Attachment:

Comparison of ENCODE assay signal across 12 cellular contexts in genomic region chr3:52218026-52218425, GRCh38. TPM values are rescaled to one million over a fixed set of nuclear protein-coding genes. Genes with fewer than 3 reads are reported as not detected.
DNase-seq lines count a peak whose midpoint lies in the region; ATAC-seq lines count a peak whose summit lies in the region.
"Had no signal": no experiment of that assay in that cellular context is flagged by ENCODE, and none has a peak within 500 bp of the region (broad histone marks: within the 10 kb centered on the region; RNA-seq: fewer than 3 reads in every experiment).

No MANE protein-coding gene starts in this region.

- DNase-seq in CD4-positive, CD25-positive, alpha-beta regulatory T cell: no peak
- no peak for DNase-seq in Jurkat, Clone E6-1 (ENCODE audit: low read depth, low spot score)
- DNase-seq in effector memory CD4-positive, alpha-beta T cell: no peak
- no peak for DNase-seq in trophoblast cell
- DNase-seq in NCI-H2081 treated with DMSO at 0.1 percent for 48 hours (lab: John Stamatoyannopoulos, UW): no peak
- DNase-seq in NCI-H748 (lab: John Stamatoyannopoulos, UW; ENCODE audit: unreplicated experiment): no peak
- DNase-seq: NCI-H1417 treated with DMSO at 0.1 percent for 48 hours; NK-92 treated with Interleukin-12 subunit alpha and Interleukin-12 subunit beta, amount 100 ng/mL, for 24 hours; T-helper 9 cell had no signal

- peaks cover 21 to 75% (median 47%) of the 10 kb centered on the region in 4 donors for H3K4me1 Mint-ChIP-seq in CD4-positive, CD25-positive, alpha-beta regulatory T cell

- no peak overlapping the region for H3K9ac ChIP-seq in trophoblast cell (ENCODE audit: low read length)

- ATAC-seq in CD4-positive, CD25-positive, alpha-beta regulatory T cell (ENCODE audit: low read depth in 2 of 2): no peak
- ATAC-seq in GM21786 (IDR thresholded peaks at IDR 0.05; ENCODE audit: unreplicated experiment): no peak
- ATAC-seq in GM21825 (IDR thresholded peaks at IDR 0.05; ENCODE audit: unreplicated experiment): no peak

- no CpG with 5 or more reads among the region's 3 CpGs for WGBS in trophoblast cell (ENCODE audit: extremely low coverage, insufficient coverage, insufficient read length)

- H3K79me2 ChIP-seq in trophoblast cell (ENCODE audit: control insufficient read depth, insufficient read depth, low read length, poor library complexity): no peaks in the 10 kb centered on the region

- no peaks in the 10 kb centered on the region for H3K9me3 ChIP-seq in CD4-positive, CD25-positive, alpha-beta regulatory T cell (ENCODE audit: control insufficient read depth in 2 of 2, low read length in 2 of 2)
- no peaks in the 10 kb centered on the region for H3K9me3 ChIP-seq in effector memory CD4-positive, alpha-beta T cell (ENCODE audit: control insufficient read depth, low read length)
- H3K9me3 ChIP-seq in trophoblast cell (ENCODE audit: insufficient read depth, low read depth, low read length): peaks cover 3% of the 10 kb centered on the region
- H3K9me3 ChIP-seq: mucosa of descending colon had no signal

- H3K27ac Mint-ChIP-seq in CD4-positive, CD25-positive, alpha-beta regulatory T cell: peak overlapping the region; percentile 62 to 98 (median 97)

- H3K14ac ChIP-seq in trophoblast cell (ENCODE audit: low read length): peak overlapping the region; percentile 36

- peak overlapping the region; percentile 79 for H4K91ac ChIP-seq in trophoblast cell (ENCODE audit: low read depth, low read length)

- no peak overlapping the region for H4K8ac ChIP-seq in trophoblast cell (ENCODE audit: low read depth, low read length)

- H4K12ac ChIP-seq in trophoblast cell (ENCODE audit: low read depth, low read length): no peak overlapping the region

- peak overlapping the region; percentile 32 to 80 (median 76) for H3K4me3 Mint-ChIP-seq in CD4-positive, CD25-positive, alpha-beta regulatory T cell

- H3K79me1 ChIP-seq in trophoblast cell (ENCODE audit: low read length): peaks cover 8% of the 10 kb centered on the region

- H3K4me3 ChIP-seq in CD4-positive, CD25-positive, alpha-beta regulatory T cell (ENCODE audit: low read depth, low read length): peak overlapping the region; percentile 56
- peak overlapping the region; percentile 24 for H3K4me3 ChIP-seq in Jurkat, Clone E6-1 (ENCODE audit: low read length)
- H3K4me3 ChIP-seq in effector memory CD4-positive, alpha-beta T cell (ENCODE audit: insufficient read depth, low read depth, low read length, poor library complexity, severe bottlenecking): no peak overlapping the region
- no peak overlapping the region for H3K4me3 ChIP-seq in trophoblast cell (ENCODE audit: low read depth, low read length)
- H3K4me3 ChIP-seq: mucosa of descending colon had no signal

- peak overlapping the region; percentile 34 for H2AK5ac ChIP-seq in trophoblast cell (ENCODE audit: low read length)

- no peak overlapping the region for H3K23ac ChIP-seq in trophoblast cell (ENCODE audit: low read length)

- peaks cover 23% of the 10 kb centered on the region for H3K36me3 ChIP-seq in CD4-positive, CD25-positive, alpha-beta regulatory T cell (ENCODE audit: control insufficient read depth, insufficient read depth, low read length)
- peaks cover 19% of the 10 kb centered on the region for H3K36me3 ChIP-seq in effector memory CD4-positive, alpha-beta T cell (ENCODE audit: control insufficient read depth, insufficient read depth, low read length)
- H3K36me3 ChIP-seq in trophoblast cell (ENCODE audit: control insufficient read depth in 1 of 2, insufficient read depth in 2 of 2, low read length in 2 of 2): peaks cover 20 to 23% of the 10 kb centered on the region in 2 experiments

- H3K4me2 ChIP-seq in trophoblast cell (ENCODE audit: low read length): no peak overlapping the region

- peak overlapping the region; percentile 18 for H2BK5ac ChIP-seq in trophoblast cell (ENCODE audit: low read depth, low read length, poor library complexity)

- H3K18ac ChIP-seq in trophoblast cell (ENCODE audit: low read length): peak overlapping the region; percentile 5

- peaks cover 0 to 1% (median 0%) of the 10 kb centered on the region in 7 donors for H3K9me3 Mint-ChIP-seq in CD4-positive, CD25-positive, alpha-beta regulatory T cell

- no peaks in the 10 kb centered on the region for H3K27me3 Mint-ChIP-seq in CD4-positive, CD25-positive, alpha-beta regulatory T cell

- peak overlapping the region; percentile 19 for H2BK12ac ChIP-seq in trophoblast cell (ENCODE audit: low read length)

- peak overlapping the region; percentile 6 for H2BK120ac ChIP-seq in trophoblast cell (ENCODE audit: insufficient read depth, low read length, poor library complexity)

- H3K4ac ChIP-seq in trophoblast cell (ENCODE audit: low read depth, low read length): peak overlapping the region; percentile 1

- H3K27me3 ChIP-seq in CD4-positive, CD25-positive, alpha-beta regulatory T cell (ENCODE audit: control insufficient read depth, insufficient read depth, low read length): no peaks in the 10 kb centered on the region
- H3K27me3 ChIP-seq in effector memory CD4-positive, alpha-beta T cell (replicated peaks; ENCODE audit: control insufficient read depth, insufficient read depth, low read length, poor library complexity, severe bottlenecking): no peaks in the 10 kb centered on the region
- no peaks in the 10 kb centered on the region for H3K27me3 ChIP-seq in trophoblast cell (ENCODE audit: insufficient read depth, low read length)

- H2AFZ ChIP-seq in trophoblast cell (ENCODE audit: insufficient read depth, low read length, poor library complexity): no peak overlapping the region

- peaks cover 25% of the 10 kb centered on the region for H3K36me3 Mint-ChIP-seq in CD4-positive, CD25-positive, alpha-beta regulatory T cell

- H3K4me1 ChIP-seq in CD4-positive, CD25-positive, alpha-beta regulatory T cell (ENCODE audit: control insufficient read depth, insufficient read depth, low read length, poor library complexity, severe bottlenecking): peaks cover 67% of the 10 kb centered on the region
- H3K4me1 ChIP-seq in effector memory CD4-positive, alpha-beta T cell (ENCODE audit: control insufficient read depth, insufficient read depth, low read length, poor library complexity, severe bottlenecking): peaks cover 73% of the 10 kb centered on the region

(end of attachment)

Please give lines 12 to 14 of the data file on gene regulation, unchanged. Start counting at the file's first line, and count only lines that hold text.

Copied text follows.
- peaks cover 21 to 75% (median 47%) of the 10 kb centered on the region in 4 donors for H3K4me1 Mint-ChIP-seq in CD4-positive, CD25-positive, alpha-beta regulatory T cell

- no peak overlapping the region for H3K9ac ChIP-seq in trophoblast cell (ENCODE audit: low read length)

- ATAC-seq in CD4-positive, CD25-positive, alpha-beta regulatory T cell (ENCODE audit: low read depth in 2 of 2): no peak